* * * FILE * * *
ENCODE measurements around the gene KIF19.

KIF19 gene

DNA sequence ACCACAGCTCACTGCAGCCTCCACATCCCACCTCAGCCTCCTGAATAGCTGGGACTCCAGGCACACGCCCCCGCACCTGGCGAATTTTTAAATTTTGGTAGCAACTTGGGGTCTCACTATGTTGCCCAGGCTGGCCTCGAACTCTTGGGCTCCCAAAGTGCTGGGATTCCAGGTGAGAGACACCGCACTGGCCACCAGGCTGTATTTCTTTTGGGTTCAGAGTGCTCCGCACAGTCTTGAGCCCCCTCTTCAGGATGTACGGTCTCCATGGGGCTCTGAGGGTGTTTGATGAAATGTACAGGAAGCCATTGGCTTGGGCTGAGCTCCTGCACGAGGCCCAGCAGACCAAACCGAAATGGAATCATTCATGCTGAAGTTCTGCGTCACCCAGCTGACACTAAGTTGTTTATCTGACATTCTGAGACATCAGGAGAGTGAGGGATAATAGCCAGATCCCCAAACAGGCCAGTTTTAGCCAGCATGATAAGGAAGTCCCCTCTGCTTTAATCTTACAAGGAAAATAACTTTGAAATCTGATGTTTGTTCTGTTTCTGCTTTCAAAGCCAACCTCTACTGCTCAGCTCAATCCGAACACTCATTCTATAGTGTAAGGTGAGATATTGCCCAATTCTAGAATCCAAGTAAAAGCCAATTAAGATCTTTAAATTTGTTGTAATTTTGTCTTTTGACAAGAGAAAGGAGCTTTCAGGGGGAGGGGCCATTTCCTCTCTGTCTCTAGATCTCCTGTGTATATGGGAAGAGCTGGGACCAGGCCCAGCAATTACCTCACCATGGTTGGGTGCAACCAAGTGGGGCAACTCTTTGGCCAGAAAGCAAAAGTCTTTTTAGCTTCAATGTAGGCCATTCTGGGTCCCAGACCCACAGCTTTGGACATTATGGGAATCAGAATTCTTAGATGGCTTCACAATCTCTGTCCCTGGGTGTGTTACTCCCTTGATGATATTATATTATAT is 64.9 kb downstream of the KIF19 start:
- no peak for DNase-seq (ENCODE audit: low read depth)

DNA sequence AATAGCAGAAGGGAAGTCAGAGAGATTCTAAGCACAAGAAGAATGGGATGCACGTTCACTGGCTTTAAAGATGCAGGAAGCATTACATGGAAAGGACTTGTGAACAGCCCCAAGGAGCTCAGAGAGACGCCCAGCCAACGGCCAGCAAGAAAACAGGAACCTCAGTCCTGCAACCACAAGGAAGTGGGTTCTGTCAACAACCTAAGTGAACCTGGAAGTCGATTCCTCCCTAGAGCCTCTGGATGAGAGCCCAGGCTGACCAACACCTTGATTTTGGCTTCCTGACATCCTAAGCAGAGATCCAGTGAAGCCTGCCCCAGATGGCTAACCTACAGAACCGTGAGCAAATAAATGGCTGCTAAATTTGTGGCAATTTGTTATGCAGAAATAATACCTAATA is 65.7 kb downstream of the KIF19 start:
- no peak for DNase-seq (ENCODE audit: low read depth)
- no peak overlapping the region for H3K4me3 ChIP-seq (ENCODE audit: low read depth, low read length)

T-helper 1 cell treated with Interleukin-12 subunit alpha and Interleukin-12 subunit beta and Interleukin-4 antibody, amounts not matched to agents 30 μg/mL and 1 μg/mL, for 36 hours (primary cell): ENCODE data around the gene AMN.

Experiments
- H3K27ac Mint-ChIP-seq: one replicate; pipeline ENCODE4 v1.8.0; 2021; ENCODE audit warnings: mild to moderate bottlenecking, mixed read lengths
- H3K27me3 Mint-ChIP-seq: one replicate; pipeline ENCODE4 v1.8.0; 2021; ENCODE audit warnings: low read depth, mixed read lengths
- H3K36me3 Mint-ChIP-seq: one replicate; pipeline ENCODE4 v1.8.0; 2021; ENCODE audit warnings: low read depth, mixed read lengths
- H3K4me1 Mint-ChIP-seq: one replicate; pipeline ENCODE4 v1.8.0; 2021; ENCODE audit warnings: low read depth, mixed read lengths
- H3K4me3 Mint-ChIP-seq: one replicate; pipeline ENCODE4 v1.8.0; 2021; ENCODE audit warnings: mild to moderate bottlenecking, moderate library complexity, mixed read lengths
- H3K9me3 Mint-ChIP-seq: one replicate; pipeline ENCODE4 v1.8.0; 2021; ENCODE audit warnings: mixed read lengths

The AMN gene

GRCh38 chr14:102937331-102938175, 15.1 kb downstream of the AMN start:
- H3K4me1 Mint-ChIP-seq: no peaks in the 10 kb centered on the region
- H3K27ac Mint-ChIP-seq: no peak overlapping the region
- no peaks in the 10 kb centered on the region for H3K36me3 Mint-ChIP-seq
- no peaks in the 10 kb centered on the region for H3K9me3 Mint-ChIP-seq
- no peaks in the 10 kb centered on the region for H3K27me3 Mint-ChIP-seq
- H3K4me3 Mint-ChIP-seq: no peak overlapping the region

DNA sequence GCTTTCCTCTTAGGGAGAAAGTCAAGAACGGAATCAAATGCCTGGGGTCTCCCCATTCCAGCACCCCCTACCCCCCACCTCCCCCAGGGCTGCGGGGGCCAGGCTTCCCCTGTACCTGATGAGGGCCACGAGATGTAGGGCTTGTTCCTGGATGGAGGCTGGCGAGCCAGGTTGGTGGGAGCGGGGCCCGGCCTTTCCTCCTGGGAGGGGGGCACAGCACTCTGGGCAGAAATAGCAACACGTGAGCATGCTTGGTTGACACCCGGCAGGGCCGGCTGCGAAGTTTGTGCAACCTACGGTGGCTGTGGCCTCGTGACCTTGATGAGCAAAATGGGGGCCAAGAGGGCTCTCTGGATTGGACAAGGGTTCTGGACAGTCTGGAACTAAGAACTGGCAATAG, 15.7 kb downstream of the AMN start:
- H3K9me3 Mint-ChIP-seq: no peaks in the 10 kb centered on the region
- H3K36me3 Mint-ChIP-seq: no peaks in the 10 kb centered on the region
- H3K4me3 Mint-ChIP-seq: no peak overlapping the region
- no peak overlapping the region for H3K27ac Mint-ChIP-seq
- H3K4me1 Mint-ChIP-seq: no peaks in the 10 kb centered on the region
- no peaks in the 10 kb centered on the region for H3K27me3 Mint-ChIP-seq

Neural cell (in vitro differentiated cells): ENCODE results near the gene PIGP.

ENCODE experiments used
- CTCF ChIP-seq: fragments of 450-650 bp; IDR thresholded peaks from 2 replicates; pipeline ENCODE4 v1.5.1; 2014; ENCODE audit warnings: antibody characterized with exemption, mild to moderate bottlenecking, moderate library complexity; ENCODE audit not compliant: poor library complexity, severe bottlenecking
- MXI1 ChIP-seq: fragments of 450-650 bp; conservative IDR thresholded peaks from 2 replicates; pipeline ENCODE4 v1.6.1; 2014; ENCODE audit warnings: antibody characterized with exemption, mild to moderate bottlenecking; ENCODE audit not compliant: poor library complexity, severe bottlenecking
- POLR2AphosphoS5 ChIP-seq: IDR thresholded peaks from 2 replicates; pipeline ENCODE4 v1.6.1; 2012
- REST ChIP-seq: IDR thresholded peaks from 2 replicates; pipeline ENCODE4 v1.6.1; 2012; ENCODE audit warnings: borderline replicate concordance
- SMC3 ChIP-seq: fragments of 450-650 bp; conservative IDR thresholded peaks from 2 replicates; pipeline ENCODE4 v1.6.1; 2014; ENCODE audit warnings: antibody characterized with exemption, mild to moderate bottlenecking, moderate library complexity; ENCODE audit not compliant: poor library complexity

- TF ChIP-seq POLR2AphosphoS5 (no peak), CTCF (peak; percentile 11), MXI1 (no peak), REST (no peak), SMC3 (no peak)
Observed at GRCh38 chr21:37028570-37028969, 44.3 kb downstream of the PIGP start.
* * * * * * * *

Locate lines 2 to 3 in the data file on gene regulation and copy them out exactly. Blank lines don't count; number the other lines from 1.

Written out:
KIF19 gene

DNA sequence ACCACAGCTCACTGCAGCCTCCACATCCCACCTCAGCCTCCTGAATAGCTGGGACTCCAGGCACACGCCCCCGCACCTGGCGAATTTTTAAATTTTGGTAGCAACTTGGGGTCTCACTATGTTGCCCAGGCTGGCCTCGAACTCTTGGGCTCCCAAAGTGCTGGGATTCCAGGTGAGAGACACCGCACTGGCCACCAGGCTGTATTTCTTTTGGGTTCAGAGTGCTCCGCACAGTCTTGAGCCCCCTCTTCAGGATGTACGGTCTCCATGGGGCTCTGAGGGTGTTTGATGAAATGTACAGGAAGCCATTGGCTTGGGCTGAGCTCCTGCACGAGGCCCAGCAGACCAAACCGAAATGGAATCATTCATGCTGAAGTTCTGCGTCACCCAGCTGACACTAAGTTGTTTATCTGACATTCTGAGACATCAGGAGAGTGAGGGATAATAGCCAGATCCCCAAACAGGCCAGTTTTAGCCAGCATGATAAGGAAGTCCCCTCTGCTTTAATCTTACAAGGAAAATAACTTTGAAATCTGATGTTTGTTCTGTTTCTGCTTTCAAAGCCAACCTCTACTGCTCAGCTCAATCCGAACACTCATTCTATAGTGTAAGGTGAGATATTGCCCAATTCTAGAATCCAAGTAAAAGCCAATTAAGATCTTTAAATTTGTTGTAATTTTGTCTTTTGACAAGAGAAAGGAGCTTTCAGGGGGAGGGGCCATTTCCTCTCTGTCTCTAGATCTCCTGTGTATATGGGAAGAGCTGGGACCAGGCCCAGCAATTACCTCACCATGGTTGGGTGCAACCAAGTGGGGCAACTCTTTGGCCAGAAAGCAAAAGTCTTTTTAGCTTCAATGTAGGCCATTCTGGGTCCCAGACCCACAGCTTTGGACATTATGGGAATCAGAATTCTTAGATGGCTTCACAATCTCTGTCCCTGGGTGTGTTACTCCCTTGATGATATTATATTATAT is 64.9 kb downstream of the KIF19 start: